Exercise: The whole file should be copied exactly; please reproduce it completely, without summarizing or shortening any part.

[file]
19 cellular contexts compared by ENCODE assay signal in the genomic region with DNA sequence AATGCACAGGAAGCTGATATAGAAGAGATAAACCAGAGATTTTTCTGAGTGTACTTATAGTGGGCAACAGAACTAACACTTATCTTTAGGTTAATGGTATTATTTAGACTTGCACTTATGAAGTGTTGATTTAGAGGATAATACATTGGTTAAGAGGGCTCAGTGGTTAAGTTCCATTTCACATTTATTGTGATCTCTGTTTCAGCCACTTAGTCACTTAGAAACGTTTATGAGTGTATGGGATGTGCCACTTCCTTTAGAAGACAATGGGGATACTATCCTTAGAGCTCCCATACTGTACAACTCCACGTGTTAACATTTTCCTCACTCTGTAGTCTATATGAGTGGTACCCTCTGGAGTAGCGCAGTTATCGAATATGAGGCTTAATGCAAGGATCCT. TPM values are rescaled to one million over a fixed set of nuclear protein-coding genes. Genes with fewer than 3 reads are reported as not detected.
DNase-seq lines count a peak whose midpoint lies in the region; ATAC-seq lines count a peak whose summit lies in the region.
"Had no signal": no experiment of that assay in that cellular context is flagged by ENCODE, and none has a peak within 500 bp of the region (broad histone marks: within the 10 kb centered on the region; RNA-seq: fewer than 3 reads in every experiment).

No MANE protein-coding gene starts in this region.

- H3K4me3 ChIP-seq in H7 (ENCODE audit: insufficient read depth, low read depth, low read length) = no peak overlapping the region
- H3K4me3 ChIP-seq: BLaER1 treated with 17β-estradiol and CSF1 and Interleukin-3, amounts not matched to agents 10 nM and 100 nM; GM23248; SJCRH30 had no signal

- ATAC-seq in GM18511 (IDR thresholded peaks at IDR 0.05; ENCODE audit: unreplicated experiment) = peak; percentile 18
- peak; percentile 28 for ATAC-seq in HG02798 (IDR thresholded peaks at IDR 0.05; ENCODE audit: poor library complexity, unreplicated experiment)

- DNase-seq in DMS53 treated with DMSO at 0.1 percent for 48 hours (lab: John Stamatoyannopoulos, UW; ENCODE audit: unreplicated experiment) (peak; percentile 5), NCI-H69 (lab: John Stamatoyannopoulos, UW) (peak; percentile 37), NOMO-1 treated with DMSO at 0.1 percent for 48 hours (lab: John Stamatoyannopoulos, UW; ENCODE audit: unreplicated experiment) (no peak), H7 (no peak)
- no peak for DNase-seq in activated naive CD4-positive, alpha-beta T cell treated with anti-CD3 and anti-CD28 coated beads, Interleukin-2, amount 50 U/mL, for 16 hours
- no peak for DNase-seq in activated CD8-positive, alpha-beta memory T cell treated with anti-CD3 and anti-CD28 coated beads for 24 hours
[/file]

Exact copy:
19 cellular contexts compared by ENCODE assay signal in the genomic region with DNA sequence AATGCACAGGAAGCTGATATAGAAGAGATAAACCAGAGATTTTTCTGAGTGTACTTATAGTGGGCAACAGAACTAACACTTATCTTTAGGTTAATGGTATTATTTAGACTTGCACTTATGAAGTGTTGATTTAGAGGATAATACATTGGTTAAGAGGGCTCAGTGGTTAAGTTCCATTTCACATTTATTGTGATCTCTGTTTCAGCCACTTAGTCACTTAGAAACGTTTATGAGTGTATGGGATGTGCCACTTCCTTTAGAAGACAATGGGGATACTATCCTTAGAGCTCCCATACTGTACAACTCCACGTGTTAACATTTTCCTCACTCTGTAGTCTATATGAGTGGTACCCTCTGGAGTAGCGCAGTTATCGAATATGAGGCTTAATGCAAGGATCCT. TPM values are rescaled to one million over a fixed set of nuclear protein-coding genes. Genes with fewer than 3 reads are reported as not detected.
DNase-seq lines count a peak whose midpoint lies in the region; ATAC-seq lines count a peak whose summit lies in the region.
"Had no signal": no experiment of that assay in that cellular context is flagged by ENCODE, and none has a peak within 500 bp of the region (broad histone marks: within the 10 kb centered on the region; RNA-seq: fewer than 3 reads in every experiment).

No MANE protein-coding gene starts in this region.

- H3K4me3 ChIP-seq in H7 (ENCODE audit: insufficient read depth, low read depth, low read length) = no peak overlapping the region
- H3K4me3 ChIP-seq: BLaER1 treated with 17β-estradiol and CSF1 and Interleukin-3, amounts not matched to agents 10 nM and 100 nM; GM23248; SJCRH30 had no signal

- ATAC-seq in GM18511 (IDR thresholded peaks at IDR 0.05; ENCODE audit: unreplicated experiment) = peak; percentile 18
- peak; percentile 28 for ATAC-seq in HG02798 (IDR thresholded peaks at IDR 0.05; ENCODE audit: poor library complexity, unreplicated experiment)

- DNase-seq in DMS53 treated with DMSO at 0.1 percent for 48 hours (lab: John Stamatoyannopoulos, UW; ENCODE audit: unreplicated experiment) (peak; percentile 5), NCI-H69 (lab: John Stamatoyannopoulos, UW) (peak; percentile 37), NOMO-1 treated with DMSO at 0.1 percent for 48 hours (lab: John Stamatoyannopoulos, UW; ENCODE audit: unreplicated experiment) (no peak), H7 (no peak)
- no peak for DNase-seq in activated naive CD4-positive, alpha-beta T cell treated with anti-CD3 and anti-CD28 coated beads, Interleukin-2, amount 50 U/mL, for 16 hours
- no peak for DNase-seq in activated CD8-positive, alpha-beta memory T cell treated with anti-CD3 and anti-CD28 coated beads for 24 hours